Radiocarbon dating also referred to as carbon dating or carbon dating is a method for determining the age of an object containing organic material by using the properties of radiocarbon , a radioactive isotope of carbon. The method was developed in the late s at the University of Chicago by Willard Libby , who received the Nobel Prize in Chemistry for his work in It is based on the fact that radiocarbon 14 C is constantly being created in the atmosphere by the interaction of cosmic rays with atmospheric nitrogen. The resulting 14 C combines with atmospheric oxygen to form radioactive carbon dioxide , which is incorporated into plants by photosynthesis ; animals then acquire 14 C by eating the plants. When the animal or plant dies, it stops exchanging carbon with its environment, and thereafter the amount of 14 C it contains begins to decrease as the 14 C undergoes radioactive decay.
Is Carbon Dating Accurate?
How far back can carbon dating be accurate
By Ian Randall For Mailonline. A revolutionary new carbon dioxide filtering device that can work on gases of any concentration could be a vital tool for combating climate change. The 'paradigm shifting' approach can capture carbon out of everything from power plant emissions to open air with concentrations of just parts per million. Existing carbon dioxide extractors have mostly only worked on the high concentrations found in power plant exhausts.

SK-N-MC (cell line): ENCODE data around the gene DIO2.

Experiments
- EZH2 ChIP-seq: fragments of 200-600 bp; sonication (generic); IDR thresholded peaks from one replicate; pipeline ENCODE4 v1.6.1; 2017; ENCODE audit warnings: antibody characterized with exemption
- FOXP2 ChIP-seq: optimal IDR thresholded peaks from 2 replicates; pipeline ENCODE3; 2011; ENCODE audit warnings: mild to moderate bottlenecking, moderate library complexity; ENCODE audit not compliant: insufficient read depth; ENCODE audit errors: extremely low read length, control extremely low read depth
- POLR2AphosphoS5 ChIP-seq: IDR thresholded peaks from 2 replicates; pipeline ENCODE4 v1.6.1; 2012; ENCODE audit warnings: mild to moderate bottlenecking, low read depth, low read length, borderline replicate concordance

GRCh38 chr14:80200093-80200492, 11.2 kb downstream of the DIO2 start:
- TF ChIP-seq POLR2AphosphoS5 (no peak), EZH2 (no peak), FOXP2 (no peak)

Carbon dating the Dead Sea Scrolls
Painting of a Bison c. Polychrome Animal Painting from Altamira c. Altamira Cave Paintings: A Summary. Located in northern Spain, not far from the village of Antillana del Mar in Cantabria, the Upper Paleolithic cave complex at Altamira is famous for its magnificent multi-coloured cave painting , as well as its rock engravings and drawings.
By Stacy Liberatore For Dailymail. Sauropod dinosaurs emerged in South America some million years ago, but despite living during the supercontinent Pangea it took them 15 million years to reach Greenland — when it should have taken 20 years. A team from Colombia University suggests a 'climatic phenomenon' may have allowed the enormous creatures to finally make the journey. The Earth endured a 'tremendous' dip atmospheric carbon dioxide CO2 around the time the sauropodomorphs migrated million years ago. The high CO2 conditions could have made regions above South America too dry to support the movements of the large dinosaurs, which locked them in the temperate areas.